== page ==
Pediatric MS Patients Can Benefit Greatly from Strenuous Physical Activity, Study Suggests
A recently published study in the journal Neurology entitled “lower physical activity is associated with higher disease burden in pediatric multiple sclerosis” suggests pediatric patients with multiple sclerosis can benefit from engaging in regular moderate to strenuous activity, in that physical activity was linked to a noticeable reduction in fatigue, lesions, and relapse rates.
The study examined 31 pediatric patients with MS. Those who reported having regular moderate physical activity, as determined by the Godin Leisure-Time Exercise Questionnaire (GLTEQ), were observed to have less sleep/rest and general fatigue symptoms. The researchers found the opposite to also be true, with those scoring higher on the PedsQL Multidimensional Fatigue Scale reporting lower levels of moderate physical activity.
Thirteen patients had magnetic resonance imaging data available, all of which exhibited a notable relationship between more intense physical activity and lower T2 lesion volumes and yearly relapse rates. Specifically, the average lesion volume was 0.46 cm3 for six of the study’s participants who engaged in strenuous activity, while the seven who did not engage in strenuous exercise had much higher lesion volumes of 3.40 cm3. As for annual relapse rates, those who engaged in physical activity had a median rate of 0.5 per year, and those who were less active had a rate of 1.0 per year.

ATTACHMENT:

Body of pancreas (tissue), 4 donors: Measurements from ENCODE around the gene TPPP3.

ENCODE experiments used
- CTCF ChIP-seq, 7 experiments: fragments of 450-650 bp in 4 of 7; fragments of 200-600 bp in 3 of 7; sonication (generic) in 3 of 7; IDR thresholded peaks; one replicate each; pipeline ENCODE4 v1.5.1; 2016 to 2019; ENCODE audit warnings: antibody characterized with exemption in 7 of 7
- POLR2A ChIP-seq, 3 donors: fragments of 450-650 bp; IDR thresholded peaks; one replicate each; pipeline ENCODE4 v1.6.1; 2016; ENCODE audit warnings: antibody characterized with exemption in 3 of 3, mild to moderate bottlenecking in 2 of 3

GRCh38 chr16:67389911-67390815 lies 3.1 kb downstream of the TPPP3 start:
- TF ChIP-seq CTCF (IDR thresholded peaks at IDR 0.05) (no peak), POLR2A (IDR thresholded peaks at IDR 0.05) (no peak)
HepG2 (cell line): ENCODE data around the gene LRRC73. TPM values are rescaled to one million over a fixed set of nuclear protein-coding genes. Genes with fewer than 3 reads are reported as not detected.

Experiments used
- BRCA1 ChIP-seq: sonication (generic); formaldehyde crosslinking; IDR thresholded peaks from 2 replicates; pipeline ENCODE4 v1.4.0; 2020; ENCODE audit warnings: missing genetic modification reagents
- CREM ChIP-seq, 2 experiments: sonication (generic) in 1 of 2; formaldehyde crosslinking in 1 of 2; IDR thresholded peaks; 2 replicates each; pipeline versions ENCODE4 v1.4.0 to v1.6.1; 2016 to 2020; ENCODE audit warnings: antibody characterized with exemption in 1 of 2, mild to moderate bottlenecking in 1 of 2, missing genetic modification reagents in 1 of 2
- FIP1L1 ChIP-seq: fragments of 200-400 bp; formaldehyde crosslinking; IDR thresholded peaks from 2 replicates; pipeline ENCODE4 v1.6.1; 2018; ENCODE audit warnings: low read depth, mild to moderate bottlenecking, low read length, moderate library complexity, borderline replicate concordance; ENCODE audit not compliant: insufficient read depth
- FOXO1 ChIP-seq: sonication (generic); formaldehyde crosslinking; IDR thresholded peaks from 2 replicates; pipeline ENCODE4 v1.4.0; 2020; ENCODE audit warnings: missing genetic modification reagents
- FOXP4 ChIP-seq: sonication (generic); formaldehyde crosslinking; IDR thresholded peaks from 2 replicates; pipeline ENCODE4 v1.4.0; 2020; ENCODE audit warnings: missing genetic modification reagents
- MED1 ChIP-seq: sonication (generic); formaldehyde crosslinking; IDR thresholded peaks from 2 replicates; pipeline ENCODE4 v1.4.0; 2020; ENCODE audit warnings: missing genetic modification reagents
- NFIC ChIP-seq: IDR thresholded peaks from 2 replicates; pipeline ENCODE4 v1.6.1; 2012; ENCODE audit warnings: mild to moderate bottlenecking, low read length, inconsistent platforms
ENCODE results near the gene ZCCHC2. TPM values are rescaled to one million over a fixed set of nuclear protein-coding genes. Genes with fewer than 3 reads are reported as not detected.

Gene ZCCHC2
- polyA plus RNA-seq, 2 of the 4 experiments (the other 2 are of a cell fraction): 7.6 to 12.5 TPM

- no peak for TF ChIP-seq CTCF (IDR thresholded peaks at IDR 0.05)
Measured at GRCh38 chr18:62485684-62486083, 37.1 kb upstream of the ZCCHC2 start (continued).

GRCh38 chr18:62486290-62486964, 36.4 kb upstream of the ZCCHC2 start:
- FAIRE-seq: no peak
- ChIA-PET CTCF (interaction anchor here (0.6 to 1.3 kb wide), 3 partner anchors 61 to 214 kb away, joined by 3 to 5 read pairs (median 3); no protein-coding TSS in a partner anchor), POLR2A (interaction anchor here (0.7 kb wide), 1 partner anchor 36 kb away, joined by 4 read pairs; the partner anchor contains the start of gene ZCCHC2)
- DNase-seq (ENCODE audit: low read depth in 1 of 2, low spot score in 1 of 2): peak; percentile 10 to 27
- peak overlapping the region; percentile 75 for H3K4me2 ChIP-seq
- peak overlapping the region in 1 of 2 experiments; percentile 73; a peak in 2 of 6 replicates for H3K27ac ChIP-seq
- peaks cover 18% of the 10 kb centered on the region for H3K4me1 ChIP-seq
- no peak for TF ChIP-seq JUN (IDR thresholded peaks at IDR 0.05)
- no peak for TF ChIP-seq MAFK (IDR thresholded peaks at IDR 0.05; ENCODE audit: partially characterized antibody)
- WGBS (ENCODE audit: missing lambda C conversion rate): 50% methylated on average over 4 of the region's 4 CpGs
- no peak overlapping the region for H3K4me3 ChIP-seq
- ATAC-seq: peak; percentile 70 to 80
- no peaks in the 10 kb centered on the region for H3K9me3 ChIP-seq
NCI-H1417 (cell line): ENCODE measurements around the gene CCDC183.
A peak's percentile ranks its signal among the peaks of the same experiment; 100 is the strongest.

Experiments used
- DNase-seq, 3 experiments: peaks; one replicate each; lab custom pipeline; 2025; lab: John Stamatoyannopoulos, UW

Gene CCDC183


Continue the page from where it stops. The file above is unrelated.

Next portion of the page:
According to co-author E. Ann Yeah, the study’s findings suggest “a potential protective effect of strenuous [physical activity] in this population.” The team also pointed out that compared to patients with monophasic acquired demyelinating syndrome (mono-ADS), MS patients reported much lower physical activity, at 0.0 compared to 27.0 metabolic equivalents, and 40.0 versus 54.0 metabolic equivalents. Less than half of MS patients reported having any strenuous physical activity, compared to the 82.3% of mono-ADS patients that said they had physical activity.
The authors of the study explained that while this difference between MS and mono-ADS patients has yet to be fully understood, it could be related to “ongoing disease activity, perceived limitations, or symptoms such as depression or fatigue”. They also observed MS patients were more likely to report fatigue and depression, compared to mono-ADS patients. “These future interventions have the potential to improve quality of life by attenuating symptoms such as depression and fatigue and potentially reducing the rate of disease progression.”